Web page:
The communicator as a strategic partner

Generally speaking, a greater understanding of the important of internal communications and how it is related to coworkers’ commitment, well-being, trust and quality of work has emerged over time. Communication professionals have also shown an increased interest in communication related to change and strategy implementation - areas where communication holds significant value for the organization. Research also shows that, in Europe, there has been a shift towards seeing internal communication as a more strategic function and one of the most important areas for modern communication professionals.12

The role and function of the communication professional in regards to internal communication has also developed over time. The unilateral focus on

The historical development of internal communication. Source

Figure 10 The historical development of internal communication. Source: Yaxley and Ruck (2016).

the communication professional as an internal journalist has been curtailed in favor of a more strategic perspective, where communication is connected with the organization's core business (see Figure 10). This has also meant a shift from focusing on providing coworkers with information to two-way communication, where coworkers are seen as one of the organization’s most important resources with great knowledge and experience that need to be utilized. Here, the ability of managers to communicate well is important, and good interaction between managers, communication professionals and other parts of the organization's communications system can have a strong impact on value creation. Social media also provides excellent conditions for working as a communicative organization, but it requires management to understand the importance of communication (see further in Chapter 5). Communication professionals have the opportunity to move to a new position, where coworker engagement is in focus, where communication professionals also work as internal consultants.13

Service role gives communication professionals a low status

Although there has been a shift away from the role of internal journalist, communication professionals in many organizations struggle to work with strategic issues and be seen as a strategic partner. They are often held back by the many operational tasks that prevent development and reflection. This applies in particular to communication professionals who work with internal communication. Top management and managers often expect communication professionals to simply deliver what they order. Simply put, the communications department is seen as a service function. It is important to acknowledge this phenomenon, as if it happens there is an imminent risk that the communication function will stagnate or diminish it its role and value in favor of other functions. It is not surprising that often HR or marketing, which are already valued higher than communications in many organizations, may step in and give their input on strategic questions.14 When this happens, communication professionals are often busy with operational work and become a sort of letter carrier for the organization. Over 30 years ago, PR guru Professor James Grunig and his cowriter Todd Hunt already warned about this happening:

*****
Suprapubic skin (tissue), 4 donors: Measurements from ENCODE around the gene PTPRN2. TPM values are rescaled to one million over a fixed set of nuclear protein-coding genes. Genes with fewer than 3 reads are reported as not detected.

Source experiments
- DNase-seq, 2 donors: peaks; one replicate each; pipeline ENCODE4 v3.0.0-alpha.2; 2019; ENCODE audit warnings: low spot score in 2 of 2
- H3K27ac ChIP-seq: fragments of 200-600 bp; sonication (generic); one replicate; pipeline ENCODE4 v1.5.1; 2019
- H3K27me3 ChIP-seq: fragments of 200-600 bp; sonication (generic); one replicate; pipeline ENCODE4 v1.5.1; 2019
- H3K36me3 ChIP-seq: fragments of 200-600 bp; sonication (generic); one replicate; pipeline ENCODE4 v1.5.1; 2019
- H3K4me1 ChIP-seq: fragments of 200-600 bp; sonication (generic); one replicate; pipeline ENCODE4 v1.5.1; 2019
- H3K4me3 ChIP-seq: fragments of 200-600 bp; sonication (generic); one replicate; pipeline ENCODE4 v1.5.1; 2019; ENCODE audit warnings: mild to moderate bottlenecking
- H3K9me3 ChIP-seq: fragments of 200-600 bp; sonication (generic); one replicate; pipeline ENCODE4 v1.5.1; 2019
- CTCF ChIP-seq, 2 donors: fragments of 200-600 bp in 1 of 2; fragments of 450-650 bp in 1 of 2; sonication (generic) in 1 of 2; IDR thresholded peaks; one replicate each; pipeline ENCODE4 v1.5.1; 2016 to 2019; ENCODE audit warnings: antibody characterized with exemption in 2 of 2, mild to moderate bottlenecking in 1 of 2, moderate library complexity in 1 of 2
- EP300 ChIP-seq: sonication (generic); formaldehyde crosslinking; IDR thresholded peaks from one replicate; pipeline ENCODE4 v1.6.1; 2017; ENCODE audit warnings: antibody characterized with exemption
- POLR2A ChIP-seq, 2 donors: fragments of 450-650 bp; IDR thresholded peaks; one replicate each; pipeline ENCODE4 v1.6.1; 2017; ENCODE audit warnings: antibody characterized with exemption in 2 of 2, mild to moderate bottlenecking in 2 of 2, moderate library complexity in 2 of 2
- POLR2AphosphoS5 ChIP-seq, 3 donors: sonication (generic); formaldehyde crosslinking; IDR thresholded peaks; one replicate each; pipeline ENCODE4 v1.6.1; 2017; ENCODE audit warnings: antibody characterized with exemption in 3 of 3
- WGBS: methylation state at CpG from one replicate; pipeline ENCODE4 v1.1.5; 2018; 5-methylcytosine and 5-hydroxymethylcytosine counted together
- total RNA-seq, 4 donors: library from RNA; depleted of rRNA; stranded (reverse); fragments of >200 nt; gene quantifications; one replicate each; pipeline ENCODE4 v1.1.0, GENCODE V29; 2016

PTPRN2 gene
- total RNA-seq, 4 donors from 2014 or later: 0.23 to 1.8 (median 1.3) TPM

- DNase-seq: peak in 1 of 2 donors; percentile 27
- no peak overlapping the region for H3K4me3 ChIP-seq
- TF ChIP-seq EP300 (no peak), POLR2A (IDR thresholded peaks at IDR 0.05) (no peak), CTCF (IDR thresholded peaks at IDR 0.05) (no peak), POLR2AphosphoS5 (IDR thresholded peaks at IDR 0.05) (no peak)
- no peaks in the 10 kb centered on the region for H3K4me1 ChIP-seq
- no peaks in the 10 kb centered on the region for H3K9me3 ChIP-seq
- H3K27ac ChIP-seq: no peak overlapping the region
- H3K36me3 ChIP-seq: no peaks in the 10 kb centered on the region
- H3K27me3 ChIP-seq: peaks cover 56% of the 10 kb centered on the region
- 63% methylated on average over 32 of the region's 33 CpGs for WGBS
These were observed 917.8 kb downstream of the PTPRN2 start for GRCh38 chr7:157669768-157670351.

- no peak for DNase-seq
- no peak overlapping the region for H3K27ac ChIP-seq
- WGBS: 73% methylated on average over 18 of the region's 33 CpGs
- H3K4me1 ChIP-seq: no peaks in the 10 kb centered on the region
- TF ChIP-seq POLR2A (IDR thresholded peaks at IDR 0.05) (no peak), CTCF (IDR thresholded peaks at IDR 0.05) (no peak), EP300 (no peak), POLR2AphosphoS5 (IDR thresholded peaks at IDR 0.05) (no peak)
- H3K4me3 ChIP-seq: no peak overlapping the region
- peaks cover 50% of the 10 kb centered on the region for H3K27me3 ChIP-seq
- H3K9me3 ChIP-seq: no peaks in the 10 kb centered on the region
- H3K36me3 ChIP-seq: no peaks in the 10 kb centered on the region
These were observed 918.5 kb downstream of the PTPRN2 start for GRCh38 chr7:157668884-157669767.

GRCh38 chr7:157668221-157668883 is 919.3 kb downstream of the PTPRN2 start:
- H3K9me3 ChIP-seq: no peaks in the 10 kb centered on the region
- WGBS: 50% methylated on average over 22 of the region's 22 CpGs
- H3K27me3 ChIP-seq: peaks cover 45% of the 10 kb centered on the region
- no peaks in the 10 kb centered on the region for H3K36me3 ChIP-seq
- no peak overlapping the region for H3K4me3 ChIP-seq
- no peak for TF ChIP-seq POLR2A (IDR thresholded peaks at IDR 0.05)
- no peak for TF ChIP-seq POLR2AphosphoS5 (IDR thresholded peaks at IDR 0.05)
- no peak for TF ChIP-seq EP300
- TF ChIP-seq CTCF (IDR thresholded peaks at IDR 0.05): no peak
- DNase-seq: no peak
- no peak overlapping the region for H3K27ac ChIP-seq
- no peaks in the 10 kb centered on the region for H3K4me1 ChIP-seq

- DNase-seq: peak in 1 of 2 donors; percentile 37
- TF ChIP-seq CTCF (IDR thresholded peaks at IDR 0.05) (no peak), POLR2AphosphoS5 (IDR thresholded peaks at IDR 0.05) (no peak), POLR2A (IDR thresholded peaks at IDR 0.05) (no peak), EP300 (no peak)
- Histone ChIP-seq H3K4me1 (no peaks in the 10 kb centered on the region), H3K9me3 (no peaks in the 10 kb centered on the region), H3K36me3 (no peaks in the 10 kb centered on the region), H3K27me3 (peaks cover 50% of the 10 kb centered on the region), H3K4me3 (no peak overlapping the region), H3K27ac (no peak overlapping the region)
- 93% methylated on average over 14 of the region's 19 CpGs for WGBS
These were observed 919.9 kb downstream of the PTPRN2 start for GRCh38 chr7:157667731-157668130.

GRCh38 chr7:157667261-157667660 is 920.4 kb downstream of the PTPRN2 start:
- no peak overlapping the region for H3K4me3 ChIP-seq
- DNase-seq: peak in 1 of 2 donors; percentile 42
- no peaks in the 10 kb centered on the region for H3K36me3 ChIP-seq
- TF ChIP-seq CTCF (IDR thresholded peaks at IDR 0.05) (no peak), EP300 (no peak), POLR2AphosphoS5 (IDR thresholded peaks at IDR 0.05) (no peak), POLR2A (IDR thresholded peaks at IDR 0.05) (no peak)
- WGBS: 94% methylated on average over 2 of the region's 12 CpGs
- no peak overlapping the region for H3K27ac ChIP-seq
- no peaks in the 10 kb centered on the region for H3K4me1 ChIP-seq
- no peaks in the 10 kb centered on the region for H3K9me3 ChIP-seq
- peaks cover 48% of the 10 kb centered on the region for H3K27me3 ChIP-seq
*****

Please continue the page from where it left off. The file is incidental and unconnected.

If you choose nothing more than the technician role, however, be ready to accept low pay and prestige. And be prepared to accept the fact that your organization someday may no longer need your technical skills.15

Newer studies also show that communication professionals often work against a relatively low status in organizations.16 The study Communicative Organizations also shows that managers still consider the primary competence of communication professionals to be as content producers and media specialists.17 Even the communication professionals themselves say that they devote most of their resources to operational work, such as writing texts and updating the intranet. This is also supported by a Finnish study, which shows that communication professionals mainly contribute to decision-making by disseminating, writing and publishing information in various channels about decisions that have been made.18 As a result, the communications function is often seen as a supporting or service role.

At the same time, both communication professionals and managers believe that strategic communication, such as change communication and communicative leadership, contributes value to the organization and helps it achieve its goals. In other words, there is a clear gap between what managers expect from communication professionals and what they are actually doing in practice. This does not mean that operational communications work does not give value, but the value it gives is clearly not strategic.

The communicator role is also often put into question from various angles in society. There has long been a critical discussion in Sweden about the number of communication professionals in public organizations, especially when looking at municipalities. Critics question whether municipalities should engage in brand work, and point to, for example, the number of nurses who could be hired in place of communication professionals. It has also been said that the number of journalists has decreased due to the increase in number of communication professionals. While we are for critical review, it often seems that criticism of communication professionals is a bit absurd and unprovoked.

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